Fortunately, Bucholz reaches the right conclusion -- that "silencing free speech for things you don't like hearing feels like a cop-out ... Offensive, irredeemable speech is, in the end, just speech, and can be easily refuted, exposed, or mocked once it's out in the open." As he acknowledges, great strides have been made in this country by groups who have faced persecution, "[s]o something must be working." That something is free speech.

6. Excessive concern for individual rights did not lead to Nazism. If the Nazis had hate speech codes, they would've been enforced by, you know, Nazis.

To add to the "shouting fire" cliché, Bucholz stumbled into the "hate speech laws make sense because hate speech laws would've stopped the Holocaust" argument. I've always found this one bizarre -- not only because the Weimar Republic was not really all that protective of free speech in the first place, but also because people seem to forget that if Germans were so concerned about anti-Semitism to pass protective hate speech laws, they probably wouldn't have voted for the Nazis in such large numbers.

The problem with the phrase "hate speech" is the same as the problem with the contention that free speech must be "balanced" against other rights -- it's subjective and undefinable, and most importantly, it will usually become a tool in the hands of authority.

As Jonathan Rauch, one of the earliest and most visible advocates for the rights of gays to marry, has pointed out: You're not going to get a society that values racism or anti-Semitism to pass and enforce a rule that bans either. On the other hand, however, once you reach the stage where the population wants to pass such laws, you probably have already passed some serious milestones for tolerance towards the group you're trying to protect. If you try to pass an enforceable law before these much more important cultural changes take place, you end up with a situation more like in Russia where laws purportedly in the name of protecting children are used against openly gay citizens. Watch the following speech by Rauch to understand how crucial free speech has been in the struggle for gay rights:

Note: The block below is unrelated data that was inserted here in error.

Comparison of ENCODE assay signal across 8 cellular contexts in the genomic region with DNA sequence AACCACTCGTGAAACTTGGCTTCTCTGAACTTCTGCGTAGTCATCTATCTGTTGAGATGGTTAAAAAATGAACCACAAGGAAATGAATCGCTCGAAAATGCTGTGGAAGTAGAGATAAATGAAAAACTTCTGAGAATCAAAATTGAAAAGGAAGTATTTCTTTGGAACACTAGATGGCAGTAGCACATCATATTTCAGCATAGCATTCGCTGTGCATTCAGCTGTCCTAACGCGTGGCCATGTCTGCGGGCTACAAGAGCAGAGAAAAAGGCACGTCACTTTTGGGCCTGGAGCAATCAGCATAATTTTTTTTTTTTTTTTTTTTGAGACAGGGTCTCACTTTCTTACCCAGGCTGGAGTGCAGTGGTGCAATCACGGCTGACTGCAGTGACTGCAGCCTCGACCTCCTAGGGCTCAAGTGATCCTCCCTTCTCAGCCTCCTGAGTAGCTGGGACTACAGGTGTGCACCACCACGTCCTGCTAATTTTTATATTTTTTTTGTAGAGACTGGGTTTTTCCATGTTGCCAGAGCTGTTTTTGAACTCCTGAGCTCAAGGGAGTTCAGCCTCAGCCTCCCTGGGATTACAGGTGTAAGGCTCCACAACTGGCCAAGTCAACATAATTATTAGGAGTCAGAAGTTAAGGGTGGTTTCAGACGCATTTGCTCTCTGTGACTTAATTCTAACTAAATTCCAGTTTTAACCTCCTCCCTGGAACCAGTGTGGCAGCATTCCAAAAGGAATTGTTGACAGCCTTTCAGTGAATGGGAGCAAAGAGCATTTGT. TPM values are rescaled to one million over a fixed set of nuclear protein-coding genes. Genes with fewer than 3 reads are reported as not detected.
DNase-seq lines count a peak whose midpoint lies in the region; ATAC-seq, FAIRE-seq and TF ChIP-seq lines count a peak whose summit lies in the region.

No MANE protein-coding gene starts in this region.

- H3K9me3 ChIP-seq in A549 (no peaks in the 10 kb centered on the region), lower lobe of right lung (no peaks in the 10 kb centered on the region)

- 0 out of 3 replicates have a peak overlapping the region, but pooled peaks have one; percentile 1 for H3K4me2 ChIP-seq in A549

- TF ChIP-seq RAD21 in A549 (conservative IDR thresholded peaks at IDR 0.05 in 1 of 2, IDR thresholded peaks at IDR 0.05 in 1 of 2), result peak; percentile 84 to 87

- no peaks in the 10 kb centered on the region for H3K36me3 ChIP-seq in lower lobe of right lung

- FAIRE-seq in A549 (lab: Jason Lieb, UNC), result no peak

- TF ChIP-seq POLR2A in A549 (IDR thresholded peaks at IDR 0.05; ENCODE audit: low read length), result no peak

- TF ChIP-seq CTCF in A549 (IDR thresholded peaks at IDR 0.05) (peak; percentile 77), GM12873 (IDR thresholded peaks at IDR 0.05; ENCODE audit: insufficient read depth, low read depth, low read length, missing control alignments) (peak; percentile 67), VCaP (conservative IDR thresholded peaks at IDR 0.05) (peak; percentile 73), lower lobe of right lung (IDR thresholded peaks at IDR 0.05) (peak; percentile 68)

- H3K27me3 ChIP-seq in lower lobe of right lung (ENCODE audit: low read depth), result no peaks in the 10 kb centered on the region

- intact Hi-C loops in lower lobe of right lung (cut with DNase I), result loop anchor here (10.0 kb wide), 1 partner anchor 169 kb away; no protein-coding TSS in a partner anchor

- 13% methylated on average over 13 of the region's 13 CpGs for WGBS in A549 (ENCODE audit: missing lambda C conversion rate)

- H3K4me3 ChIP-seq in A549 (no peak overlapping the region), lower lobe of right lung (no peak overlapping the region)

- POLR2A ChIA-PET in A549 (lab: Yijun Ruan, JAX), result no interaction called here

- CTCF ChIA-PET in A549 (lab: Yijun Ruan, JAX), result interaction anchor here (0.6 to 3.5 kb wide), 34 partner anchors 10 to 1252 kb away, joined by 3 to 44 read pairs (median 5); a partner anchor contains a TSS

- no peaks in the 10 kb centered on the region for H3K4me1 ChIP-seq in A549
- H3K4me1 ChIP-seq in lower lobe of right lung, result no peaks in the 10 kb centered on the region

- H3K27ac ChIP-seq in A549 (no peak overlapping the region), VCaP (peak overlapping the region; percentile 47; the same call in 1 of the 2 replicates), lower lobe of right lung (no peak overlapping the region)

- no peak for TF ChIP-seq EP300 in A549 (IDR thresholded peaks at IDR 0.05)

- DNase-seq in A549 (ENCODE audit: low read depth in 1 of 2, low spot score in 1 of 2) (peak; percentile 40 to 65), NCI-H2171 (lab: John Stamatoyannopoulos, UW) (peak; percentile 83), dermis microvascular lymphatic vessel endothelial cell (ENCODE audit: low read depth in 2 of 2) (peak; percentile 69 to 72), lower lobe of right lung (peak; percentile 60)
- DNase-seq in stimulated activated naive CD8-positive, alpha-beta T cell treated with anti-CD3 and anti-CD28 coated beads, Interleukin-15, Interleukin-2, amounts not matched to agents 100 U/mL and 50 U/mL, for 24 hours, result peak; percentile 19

7. Maybe the greatest value of freedom of speech is that it lets people better understand the world they actually live in.

For my final point, I want to take a step back a little and focus on what I see as the biggest thing that people miss when talking about freedom of speech. Jurists like Oliver Wendell Holmes focused on how we need a battle between ideas so the best ideas win. That's true. But there is also real value to knowing what your fellow citizens think. And this may become more important, not less, if your fellow citizens think vile, terrible, misinformed things. (I tease this idea out in more detail here.)

By trying to blot out unpleasant words and opinions, government and mob censors alike are essentially declaring that they would rather know less about the world they actually live in -- and they've decided that you should know less about it, as well. The result is that the general public will be less aware of those attitudes and may thus be lulled into a false sense of security, blinded to the existence and prevalence of problems in their communities. FIRE Co-founder and Chairman Harvey Silvergate put this very insight into practice as a young lawyer for the Massachusetts ACLU, when he successfully defended a group of neo-Nazis in court even though he himself is Jewish. He did so partly because he understood that people are better off when they're aware of the presence of bigots in their midst: "If there are Nazis in the room, I want to know who they are so that I can keep an eye on them." Simply put, it it is better to know the world as it is than stick your head in the sand and hope you'll be fine.

I want to thank Bucholz (and I mean this sincerely) for his article, which inspired me to write about the biggest misconceptions I have seen in my 13 years of First Amendment lawyer. I think he was wrong on an awful lot of stuff, but by jumping into the fray of the "marketplace of ideas," he'll provoke an interesting discussion that never would've taken place otherwise. And that's all thanks to free speech.

Special thanks to FIRE's Ari Cohn for his help on this article.